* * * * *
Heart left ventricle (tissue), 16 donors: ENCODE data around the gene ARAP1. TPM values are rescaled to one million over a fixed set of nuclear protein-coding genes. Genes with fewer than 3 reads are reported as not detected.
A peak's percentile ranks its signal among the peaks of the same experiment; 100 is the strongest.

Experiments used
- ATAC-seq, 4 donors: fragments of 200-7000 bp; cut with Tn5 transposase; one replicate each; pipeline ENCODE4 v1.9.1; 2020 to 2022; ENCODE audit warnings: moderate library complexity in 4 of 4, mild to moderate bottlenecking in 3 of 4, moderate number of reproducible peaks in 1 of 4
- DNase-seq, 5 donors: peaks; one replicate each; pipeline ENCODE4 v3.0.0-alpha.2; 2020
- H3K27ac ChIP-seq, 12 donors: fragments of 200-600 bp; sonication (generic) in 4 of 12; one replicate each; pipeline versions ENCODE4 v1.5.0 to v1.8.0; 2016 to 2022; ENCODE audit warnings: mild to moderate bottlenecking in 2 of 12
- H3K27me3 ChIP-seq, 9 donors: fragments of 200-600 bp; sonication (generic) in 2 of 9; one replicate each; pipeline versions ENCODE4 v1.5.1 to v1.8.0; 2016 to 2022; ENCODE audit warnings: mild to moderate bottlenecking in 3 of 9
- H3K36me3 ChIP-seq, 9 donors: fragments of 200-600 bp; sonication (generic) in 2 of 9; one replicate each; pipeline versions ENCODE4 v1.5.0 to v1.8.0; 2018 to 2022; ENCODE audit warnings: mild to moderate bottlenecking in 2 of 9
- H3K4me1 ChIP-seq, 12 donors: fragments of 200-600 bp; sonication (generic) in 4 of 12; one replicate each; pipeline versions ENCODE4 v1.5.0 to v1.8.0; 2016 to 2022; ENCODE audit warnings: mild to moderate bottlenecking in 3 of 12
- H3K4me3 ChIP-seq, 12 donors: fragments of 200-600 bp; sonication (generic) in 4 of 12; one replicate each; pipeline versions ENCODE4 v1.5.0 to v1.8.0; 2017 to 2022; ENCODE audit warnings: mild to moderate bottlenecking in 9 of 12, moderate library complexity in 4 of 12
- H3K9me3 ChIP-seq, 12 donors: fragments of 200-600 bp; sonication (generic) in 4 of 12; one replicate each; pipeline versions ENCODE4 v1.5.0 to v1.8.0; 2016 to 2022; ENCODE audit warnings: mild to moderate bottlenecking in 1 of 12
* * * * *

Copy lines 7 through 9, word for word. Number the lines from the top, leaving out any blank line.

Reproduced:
- H3K27me3 ChIP-seq, 9 donors: fragments of 200-600 bp; sonication (generic) in 2 of 9; one replicate each; pipeline versions ENCODE4 v1.5.1 to v1.8.0; 2016 to 2022; ENCODE audit warnings: mild to moderate bottlenecking in 3 of 9
- H3K36me3 ChIP-seq, 9 donors: fragments of 200-600 bp; sonication (generic) in 2 of 9; one replicate each; pipeline versions ENCODE4 v1.5.0 to v1.8.0; 2018 to 2022; ENCODE audit warnings: mild to moderate bottlenecking in 2 of 9
- H3K4me1 ChIP-seq, 12 donors: fragments of 200-600 bp; sonication (generic) in 4 of 12; one replicate each; pipeline versions ENCODE4 v1.5.0 to v1.8.0; 2016 to 2022; ENCODE audit warnings: mild to moderate bottlenecking in 3 of 12